The Lake Loader is an application that loads Snowplow events to a cloud storage bucket using Open Table Formats.
The Lake Loader on AWS is a fully streaming application that continually pulls events from Kinesis and writes to S3.
The Lake Loader is published as a Docker image which you can run on any AWS VM. You do not need a Spark cluster to run this loader.
docker pull snowplow/lake-loader-aws:0.2.0
To run the loader, mount your config files into the docker image, and then provide the file paths on the command line:
docker run \
For some output formats, you need to pull a slightly different tag to get a compatible docker image. The configuration reference page explains when this is needed.
Configuring the loader
The loader config file is in HOCON format, and it allows configuring many different properties of how the loader runs.
The simplest possible config file just needs a description of your pipeline inputs and outputs:
See the configuration reference for all possible configuration parameters.
"Windowing" is an important config setting, which controls how often the Lake Loader commits a batch of events to the data lake. If you adjust this config setting, you should be aware that data lake queries are most efficient when the size of the parquet files in the lake are relatively large.
- If you set this to a low value, the loader will write events to the lake more frequently, reducing latency. However, the output parquet files will be smaller, which will make querying the data less efficient.
- Conversely, if you set this to a high value, the loader will generate bigger output parquet files, which are efficient for queries — at the cost of events arriving to the lake with more delay.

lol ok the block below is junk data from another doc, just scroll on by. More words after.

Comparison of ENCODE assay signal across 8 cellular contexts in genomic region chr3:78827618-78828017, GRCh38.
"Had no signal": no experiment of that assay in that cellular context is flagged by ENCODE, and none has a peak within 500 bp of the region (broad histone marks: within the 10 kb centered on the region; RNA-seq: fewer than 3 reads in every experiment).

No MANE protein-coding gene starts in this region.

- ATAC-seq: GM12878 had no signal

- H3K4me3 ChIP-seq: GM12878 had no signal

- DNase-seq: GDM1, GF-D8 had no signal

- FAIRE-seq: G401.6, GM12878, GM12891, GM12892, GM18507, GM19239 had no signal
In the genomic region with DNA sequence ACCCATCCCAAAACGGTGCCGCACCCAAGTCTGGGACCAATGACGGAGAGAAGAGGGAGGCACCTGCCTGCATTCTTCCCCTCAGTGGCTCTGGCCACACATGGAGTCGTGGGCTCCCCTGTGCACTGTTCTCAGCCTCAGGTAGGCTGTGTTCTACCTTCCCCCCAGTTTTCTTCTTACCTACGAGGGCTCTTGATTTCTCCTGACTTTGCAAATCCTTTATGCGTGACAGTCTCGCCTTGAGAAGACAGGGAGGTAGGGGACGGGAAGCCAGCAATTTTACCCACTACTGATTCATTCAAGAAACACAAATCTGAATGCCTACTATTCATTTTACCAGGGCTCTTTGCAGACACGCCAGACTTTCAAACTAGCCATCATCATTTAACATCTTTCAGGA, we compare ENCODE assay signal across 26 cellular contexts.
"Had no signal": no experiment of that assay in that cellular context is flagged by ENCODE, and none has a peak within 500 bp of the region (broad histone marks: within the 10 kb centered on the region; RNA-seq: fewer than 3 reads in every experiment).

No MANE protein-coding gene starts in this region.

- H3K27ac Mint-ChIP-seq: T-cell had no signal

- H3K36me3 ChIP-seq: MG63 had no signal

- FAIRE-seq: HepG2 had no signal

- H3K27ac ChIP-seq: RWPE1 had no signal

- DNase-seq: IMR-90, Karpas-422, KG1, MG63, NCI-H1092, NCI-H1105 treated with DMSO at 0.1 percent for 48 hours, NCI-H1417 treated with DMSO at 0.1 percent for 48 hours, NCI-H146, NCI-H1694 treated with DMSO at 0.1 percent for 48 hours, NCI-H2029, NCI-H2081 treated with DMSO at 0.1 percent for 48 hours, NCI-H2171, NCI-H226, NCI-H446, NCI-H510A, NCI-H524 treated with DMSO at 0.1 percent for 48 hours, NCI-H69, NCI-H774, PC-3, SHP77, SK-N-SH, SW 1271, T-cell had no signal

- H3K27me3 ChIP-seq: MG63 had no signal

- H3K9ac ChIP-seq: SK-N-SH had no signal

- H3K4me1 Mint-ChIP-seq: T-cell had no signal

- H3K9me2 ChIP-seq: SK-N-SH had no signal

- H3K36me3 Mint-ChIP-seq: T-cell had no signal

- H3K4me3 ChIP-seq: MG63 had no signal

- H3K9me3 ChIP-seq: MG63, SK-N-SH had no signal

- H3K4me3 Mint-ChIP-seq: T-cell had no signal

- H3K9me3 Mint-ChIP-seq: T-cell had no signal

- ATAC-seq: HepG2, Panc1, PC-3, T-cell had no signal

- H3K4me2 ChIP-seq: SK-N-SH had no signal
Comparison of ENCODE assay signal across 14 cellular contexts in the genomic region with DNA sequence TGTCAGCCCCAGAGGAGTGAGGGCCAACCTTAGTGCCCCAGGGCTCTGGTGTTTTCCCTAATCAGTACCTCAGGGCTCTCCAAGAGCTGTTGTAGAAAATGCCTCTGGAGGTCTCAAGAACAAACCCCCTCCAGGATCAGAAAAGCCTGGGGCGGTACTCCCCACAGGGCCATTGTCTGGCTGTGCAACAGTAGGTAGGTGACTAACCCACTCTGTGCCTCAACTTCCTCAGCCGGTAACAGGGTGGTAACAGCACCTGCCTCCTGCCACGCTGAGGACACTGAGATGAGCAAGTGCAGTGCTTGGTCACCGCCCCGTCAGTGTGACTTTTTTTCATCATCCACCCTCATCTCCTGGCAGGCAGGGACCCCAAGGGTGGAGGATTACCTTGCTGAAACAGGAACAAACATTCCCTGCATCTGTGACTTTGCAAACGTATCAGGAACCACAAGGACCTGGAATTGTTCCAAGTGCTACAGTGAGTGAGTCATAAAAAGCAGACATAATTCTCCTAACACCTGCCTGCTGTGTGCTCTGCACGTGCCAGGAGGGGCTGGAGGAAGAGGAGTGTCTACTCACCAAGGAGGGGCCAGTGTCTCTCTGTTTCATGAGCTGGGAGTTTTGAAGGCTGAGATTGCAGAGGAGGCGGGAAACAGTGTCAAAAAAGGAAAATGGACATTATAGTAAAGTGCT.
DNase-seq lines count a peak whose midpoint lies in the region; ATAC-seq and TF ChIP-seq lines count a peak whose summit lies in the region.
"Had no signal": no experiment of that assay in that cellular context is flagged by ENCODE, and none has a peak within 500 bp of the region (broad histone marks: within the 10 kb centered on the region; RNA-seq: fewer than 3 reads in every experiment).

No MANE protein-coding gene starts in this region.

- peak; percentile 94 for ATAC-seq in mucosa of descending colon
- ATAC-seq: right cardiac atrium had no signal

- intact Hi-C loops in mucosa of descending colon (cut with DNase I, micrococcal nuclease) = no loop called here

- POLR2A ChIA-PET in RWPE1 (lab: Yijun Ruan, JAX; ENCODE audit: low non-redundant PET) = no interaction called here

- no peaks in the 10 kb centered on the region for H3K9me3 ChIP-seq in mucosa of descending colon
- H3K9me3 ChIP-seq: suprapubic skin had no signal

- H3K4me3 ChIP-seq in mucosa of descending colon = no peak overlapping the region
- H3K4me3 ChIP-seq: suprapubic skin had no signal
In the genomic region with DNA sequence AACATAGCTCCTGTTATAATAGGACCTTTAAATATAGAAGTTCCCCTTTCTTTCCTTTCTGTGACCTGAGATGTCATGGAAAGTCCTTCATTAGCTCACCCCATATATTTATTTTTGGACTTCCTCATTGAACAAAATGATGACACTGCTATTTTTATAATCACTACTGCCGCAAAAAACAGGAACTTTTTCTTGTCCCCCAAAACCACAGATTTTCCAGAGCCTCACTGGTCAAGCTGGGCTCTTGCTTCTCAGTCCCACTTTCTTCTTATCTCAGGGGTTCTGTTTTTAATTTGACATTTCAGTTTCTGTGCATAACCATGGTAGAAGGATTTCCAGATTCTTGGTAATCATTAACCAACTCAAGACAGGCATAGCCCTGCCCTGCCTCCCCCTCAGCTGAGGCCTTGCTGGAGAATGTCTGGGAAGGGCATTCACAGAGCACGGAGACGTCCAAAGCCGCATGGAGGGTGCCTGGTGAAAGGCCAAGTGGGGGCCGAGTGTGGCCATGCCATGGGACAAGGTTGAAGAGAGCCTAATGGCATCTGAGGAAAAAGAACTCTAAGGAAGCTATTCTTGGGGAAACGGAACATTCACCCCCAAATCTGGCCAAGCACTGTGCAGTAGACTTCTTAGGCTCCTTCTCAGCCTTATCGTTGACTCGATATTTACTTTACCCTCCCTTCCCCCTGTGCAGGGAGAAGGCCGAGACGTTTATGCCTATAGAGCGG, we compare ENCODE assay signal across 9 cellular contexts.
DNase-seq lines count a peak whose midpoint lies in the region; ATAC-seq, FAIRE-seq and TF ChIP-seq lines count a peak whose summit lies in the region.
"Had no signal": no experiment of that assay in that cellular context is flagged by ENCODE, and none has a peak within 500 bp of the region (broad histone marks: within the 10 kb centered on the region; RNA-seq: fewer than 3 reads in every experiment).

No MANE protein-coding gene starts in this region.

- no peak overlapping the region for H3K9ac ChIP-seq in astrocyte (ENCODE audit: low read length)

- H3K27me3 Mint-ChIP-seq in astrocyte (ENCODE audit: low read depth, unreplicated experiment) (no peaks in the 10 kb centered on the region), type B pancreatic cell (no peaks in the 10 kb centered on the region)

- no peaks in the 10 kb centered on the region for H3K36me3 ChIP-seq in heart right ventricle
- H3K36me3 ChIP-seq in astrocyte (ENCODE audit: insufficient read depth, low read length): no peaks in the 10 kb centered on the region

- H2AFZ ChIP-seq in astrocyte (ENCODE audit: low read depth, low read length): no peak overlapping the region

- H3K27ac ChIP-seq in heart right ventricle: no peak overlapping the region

The default setting is
5 minutes. For moderate to high volumes, this value strikes a nice balance between the need for large output parquet files and the need for reasonably low latency data.
"windowing": "5 minutes"
If you tune this setting correctly, then your lake can support efficient analytic queries without the need to run an
OPTIMIZE job on the files.
The Lake Loader requires an Iglu resolver file which describes the Iglu repositories that host your schemas. This should be the same Iglu configuration file that you used in the Enrichment process.
By default, Snowplow collects telemetry data for Lake Loader (since version 0.1.0). Telemetry allows us to understand how our applications are used and helps us build a better product for our users (including you!).
This data is anonymous and minimal, and since our code is open source, you can inspect what’s collected.
If you wish to help us further, you can optionally provide your email (or just a UUID) in the
telemetry.userProvidedId configuration setting.
If you wish to disable telemetry, you can do so by setting
See our telemetry principles for more information.